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Globe NH | Morning Report

The push for Medicaid expansion in N.H.: ‘Healthy people are employable people’

Medicaid expansion started in 2014 after the Affordable Care Act was passed. Since then, it’s helped more than 219,000 Granite Staters, according to the New Hampshire Fiscal Policy Institute.

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Buckle up because it’s going to be a busy day at the State House today. Both the House and the Senate are in session, so you can expect a slew of legislative activity. 

I’ll be watching the Senate vote on whether to expand eligibility for the controversial Education Freedom Account program, and Steven’s been following the parental rights bill, which is up for a vote in the House. You can get up to speed on the latest here.


The House will also be voting on Senate Bill 263, which would reauthorize Medicaid expansion. Without this legislation, that program is set to expire at the end of the year. 

Medicaid expansion helps more low-income people get access to health care. It started in 2014 after the Affordable Care Act was passed under President Barack Obama. Since then, it’s helped more than 219,000 Granite Staters, according to the New Hampshire Fiscal Policy Institute, which credits the program with providing 100,000 people access to health care in the last year alone.

That’s significant for a few reasons. It’s bringing down the number of people who are uninsured -- pre-2014 numbers showed that around 10.5 percent of Granite Staters didn’t have health insurance. That dropped to 4.9 percent after the program started.

It’s been particularly helpful to people who need mental health care, treatment for substance use disorder, to go to the emergency room, or to get pharmacy services, according to NHFPI.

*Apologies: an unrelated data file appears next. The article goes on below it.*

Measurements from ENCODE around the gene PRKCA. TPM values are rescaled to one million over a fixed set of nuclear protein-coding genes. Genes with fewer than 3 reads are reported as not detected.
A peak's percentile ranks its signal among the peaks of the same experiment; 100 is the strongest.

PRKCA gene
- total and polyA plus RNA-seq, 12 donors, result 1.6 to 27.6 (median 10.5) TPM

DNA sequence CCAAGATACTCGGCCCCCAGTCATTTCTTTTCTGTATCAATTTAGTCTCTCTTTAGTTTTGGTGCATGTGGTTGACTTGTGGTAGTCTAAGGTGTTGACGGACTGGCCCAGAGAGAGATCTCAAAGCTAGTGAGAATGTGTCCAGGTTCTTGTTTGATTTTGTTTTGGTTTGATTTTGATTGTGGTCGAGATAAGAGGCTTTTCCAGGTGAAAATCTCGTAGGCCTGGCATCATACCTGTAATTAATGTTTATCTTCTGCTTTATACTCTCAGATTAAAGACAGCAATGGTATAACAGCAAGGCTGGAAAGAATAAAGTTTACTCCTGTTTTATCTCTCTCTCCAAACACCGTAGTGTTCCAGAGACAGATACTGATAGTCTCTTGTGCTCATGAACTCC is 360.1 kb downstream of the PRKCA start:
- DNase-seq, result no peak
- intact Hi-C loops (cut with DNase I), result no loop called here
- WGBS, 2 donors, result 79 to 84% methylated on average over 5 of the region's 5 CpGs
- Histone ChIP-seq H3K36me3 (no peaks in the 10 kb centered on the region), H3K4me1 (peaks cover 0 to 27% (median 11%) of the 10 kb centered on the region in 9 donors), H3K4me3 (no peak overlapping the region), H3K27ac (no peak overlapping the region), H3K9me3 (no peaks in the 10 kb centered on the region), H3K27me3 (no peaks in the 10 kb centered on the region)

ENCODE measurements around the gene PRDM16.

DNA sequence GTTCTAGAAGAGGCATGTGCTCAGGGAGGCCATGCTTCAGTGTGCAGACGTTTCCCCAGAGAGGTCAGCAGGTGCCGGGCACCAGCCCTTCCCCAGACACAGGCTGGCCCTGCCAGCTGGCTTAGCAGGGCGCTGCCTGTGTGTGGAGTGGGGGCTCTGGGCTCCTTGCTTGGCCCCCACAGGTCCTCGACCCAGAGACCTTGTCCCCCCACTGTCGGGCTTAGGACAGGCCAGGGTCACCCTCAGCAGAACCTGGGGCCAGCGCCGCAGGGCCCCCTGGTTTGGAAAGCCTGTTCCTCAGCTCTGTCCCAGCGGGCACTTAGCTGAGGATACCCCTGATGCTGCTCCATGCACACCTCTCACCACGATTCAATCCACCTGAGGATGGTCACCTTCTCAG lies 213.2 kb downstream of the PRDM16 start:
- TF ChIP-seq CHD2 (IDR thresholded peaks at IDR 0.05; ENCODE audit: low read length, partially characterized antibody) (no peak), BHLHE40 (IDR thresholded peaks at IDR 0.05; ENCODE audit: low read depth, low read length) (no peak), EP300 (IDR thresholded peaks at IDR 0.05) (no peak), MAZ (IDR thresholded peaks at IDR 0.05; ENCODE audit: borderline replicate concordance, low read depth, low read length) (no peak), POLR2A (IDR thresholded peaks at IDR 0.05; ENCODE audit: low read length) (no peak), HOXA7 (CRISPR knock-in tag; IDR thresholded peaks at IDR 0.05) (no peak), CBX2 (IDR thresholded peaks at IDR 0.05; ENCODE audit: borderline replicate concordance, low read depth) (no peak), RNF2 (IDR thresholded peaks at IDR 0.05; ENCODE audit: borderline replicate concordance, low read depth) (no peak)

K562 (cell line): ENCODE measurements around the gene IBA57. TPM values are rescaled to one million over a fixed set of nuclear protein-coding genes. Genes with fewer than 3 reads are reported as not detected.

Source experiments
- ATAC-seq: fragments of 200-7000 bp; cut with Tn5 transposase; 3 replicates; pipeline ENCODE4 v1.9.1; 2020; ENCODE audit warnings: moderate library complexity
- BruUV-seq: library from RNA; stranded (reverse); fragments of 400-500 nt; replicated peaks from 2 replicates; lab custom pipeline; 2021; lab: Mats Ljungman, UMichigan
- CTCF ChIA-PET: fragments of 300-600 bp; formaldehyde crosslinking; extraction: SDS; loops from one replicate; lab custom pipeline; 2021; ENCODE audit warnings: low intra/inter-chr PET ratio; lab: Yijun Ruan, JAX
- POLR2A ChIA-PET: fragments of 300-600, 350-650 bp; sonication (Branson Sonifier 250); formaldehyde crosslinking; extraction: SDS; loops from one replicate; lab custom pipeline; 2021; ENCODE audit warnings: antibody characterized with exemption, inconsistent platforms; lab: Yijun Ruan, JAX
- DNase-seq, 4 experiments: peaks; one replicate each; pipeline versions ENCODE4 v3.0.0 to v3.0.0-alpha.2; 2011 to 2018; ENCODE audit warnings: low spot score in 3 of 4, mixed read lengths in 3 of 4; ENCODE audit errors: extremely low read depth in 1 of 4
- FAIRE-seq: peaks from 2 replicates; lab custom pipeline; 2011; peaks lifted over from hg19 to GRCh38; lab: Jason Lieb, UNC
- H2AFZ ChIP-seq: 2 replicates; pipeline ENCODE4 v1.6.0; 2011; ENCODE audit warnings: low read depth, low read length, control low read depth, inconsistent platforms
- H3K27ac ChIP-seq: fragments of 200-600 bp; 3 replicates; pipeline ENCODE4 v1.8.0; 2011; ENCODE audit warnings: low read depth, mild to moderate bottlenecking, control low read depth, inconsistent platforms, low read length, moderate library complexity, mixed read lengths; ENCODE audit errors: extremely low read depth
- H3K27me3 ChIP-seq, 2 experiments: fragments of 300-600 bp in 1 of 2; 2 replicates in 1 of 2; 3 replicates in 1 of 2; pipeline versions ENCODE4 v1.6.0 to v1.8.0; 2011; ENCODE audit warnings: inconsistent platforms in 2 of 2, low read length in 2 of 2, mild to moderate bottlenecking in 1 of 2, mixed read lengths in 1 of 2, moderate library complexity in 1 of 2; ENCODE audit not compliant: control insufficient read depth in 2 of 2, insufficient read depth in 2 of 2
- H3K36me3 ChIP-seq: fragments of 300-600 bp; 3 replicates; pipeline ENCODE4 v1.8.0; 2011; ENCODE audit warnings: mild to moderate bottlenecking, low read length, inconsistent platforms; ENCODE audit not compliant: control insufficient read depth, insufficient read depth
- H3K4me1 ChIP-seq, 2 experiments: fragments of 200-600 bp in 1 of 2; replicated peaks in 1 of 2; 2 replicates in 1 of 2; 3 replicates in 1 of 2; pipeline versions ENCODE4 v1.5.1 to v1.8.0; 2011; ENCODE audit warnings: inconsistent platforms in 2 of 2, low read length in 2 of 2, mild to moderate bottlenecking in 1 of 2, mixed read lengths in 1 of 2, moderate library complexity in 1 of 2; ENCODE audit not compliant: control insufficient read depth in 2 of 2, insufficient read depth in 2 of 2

It’s been linked to reduced mortality and food insecurity, better cancer detection, and improved birth outcomes. And last year alone it brought $502 million federal dollars to the state because the federal government foots 90 percent of the bill.  


Get ready for drama, though, because it’s arriving on the House floor today without a recommendation from the House Health, Human Services and Elderly Affairs committee! And there’s 31 amendments House members could try to add onto it - including one that would tack marijuana legalization onto the bill.

There’s also disagreement over whether to include a sunset date for Medicaid expansion or extend it permanently, as the Senate’s version did. The committee was evenly divided on this question, with half arguing in favor of a December 2025 sunset date, which they say would give time to make necessary updates to state law instead of addressing it now. But those in favor of extending the program permanently say doing so would bring stability and security to low-income residents and health care providers.

They have some powerful supporters from the business world, including the Business and Industry Association, the Greater Manchester Chamber of Commerce, and the Nashua Chamber of Commerce.

Health care providers like Lamprey Health, Ammonoosuc Community Health Service, and the N.H. Hospital Association agree, as does the AARP. After all, “healthy people are employable people,” as Senator Cindy Rosenwald, a Nashua Democrat, told the Senate Health and Human Services Committee. And our state certainly needs those.

The Big Picture

New Hampshire's Lake Winnipesauke at dusk in May, 2023, with Rattlesnake Island in the distance. Submitted by NHMR reader Rick Zach of Gilford, N.H.Courtesy of Rick Zach

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Amanda Gokee can be reached at Follow her @amanda_gokee.